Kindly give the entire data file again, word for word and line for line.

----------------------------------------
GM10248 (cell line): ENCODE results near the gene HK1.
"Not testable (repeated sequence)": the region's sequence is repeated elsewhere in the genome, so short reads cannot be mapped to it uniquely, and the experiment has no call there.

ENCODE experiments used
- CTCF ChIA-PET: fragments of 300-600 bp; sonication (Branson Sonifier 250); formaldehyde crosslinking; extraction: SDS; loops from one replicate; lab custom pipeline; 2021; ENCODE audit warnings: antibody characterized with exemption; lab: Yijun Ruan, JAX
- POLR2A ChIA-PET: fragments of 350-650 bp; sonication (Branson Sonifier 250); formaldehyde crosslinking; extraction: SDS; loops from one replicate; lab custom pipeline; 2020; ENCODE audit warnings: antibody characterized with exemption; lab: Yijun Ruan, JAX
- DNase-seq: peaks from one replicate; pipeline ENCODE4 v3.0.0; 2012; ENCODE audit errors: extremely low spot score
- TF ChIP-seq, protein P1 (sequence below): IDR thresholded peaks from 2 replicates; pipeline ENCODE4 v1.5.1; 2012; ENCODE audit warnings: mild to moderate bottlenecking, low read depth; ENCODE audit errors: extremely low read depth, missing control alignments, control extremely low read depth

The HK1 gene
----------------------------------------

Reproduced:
GM10248 (cell line): ENCODE results near the gene HK1.
"Not testable (repeated sequence)": the region's sequence is repeated elsewhere in the genome, so short reads cannot be mapped to it uniquely, and the experiment has no call there.

ENCODE experiments used
- CTCF ChIA-PET: fragments of 300-600 bp; sonication (Branson Sonifier 250); formaldehyde crosslinking; extraction: SDS; loops from one replicate; lab custom pipeline; 2021; ENCODE audit warnings: antibody characterized with exemption; lab: Yijun Ruan, JAX
- POLR2A ChIA-PET: fragments of 350-650 bp; sonication (Branson Sonifier 250); formaldehyde crosslinking; extraction: SDS; loops from one replicate; lab custom pipeline; 2020; ENCODE audit warnings: antibody characterized with exemption; lab: Yijun Ruan, JAX
- DNase-seq: peaks from one replicate; pipeline ENCODE4 v3.0.0; 2012; ENCODE audit errors: extremely low spot score
- TF ChIP-seq, protein P1 (sequence below): IDR thresholded peaks from 2 replicates; pipeline ENCODE4 v1.5.1; 2012; ENCODE audit warnings: mild to moderate bottlenecking, low read depth; ENCODE audit errors: extremely low read depth, missing control alignments, control extremely low read depth

The HK1 gene